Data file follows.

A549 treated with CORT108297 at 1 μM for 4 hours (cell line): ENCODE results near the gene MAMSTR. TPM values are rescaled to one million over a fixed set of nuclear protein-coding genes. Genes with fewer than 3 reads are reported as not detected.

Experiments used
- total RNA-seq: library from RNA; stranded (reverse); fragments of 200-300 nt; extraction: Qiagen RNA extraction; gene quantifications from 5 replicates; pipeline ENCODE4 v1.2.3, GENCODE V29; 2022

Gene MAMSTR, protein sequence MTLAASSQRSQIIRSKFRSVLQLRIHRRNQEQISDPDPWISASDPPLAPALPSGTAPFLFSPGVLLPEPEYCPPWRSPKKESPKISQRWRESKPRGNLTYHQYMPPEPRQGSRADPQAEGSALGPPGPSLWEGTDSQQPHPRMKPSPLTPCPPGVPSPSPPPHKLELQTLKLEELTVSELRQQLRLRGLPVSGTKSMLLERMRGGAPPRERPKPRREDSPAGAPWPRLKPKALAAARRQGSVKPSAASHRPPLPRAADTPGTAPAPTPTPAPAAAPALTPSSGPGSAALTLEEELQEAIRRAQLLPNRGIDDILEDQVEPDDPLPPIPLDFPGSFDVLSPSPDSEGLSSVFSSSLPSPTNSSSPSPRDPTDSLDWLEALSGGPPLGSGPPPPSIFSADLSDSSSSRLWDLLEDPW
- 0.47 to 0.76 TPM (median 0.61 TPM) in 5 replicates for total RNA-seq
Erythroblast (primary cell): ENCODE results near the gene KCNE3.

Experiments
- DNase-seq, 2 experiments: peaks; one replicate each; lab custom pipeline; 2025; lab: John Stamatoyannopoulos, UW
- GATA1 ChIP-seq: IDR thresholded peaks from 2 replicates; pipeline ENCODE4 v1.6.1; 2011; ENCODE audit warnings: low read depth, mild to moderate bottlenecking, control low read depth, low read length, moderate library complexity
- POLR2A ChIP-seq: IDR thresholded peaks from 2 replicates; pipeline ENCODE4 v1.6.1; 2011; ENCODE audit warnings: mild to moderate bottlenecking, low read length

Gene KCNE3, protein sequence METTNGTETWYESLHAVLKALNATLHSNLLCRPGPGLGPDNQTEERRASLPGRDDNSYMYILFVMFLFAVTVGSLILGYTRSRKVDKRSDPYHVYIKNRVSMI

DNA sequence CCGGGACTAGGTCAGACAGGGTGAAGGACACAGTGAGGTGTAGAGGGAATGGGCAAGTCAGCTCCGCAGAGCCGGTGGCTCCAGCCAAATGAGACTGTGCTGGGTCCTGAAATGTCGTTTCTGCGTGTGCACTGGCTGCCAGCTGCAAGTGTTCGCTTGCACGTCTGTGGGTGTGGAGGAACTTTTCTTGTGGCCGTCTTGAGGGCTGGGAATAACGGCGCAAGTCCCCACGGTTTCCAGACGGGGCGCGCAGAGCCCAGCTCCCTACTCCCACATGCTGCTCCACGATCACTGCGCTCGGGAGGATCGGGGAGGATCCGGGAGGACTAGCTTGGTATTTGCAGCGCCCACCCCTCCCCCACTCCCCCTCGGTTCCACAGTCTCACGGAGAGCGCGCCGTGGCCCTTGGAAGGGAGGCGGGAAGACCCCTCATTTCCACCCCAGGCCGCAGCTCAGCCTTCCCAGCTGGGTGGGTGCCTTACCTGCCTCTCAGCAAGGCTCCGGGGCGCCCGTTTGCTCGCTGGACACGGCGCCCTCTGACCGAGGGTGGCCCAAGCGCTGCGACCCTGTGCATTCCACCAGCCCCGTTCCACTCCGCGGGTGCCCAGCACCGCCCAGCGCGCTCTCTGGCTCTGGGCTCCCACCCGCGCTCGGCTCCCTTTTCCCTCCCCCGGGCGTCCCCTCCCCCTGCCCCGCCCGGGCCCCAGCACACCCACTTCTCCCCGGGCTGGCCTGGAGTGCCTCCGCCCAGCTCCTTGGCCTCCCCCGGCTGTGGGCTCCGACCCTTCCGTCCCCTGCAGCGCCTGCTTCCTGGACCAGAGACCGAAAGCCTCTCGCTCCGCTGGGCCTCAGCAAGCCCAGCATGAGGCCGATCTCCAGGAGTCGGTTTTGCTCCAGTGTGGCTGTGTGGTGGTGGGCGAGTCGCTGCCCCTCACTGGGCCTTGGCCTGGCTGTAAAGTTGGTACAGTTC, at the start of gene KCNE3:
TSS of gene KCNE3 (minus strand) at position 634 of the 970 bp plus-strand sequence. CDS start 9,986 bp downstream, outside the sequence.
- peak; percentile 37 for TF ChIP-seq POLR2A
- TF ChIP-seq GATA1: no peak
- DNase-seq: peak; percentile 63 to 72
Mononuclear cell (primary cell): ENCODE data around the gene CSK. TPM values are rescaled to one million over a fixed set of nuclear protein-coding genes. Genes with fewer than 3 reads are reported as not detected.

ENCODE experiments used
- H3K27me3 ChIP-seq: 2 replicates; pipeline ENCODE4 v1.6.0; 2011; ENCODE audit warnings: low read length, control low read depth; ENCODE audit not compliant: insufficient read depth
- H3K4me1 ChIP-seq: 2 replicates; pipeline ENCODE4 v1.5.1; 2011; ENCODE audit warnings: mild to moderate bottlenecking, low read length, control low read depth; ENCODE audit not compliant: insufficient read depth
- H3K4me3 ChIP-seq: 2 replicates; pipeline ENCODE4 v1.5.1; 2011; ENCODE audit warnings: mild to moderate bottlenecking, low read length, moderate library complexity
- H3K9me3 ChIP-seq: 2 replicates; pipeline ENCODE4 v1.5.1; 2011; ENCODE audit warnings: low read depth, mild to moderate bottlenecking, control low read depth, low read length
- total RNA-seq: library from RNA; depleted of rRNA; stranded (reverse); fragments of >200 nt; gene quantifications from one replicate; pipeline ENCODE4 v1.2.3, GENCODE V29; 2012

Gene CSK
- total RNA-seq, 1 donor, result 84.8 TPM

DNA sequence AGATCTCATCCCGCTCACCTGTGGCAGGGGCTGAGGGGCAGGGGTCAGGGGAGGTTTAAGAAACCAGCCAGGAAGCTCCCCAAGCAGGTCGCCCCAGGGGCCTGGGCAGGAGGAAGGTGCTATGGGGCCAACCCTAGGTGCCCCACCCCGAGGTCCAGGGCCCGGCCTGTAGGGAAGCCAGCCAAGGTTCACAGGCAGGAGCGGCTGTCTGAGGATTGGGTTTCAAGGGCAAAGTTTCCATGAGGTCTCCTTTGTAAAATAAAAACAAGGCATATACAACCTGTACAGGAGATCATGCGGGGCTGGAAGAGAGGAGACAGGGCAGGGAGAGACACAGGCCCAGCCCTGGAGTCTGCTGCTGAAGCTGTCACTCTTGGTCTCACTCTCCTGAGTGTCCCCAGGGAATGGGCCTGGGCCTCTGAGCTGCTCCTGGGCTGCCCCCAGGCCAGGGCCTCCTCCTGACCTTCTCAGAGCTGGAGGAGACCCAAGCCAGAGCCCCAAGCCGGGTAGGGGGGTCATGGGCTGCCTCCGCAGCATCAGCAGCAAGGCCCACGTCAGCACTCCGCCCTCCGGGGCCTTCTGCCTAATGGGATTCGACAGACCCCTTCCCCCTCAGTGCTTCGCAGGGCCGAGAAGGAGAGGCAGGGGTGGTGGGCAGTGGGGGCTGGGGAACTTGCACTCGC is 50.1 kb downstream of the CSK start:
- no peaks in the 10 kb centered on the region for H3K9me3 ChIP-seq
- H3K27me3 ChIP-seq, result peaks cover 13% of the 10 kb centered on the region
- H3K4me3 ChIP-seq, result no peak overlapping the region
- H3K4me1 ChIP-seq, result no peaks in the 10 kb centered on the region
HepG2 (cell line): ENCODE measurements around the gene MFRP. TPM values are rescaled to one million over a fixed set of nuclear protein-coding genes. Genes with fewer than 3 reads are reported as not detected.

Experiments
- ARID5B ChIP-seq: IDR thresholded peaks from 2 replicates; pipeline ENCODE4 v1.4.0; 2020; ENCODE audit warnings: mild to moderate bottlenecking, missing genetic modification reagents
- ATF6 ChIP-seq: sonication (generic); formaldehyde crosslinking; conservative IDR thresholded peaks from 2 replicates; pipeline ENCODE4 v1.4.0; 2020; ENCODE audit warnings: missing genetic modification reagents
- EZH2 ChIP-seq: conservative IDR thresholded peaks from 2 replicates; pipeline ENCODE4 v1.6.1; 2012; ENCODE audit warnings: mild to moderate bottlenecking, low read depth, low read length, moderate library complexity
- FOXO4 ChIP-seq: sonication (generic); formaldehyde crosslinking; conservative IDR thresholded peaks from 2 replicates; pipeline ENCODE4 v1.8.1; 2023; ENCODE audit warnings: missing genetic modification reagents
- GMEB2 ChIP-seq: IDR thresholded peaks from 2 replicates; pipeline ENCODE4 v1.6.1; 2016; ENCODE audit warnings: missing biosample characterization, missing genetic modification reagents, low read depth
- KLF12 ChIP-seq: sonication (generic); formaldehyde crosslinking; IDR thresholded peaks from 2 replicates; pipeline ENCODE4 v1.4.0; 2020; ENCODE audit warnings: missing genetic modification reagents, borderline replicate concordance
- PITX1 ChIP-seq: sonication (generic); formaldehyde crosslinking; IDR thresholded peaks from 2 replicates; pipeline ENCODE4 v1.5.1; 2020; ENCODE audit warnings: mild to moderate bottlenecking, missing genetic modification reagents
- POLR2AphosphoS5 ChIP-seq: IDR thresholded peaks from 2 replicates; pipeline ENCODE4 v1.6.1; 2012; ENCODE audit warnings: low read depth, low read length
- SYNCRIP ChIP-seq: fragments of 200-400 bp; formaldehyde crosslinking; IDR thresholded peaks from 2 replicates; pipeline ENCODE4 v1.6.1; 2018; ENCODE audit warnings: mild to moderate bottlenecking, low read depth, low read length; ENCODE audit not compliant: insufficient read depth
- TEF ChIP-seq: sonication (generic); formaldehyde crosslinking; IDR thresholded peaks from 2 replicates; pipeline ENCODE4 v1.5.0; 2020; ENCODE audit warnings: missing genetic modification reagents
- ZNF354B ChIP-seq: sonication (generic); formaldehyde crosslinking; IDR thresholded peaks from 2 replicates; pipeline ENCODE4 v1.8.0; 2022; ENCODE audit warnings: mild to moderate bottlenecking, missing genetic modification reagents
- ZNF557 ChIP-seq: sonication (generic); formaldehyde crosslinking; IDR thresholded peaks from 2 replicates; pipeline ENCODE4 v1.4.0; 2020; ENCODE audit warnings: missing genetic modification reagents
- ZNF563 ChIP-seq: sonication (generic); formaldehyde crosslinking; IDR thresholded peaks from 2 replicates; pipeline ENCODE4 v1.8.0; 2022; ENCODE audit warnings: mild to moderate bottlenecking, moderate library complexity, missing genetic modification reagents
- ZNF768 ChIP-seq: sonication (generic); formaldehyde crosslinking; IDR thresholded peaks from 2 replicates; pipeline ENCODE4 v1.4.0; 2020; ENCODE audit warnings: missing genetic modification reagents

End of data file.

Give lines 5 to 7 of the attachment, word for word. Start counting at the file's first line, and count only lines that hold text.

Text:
- 0.47 to 0.76 TPM (median 0.61 TPM) in 5 replicates for total RNA-seq
Erythroblast (primary cell): ENCODE results near the gene KCNE3.

Experiments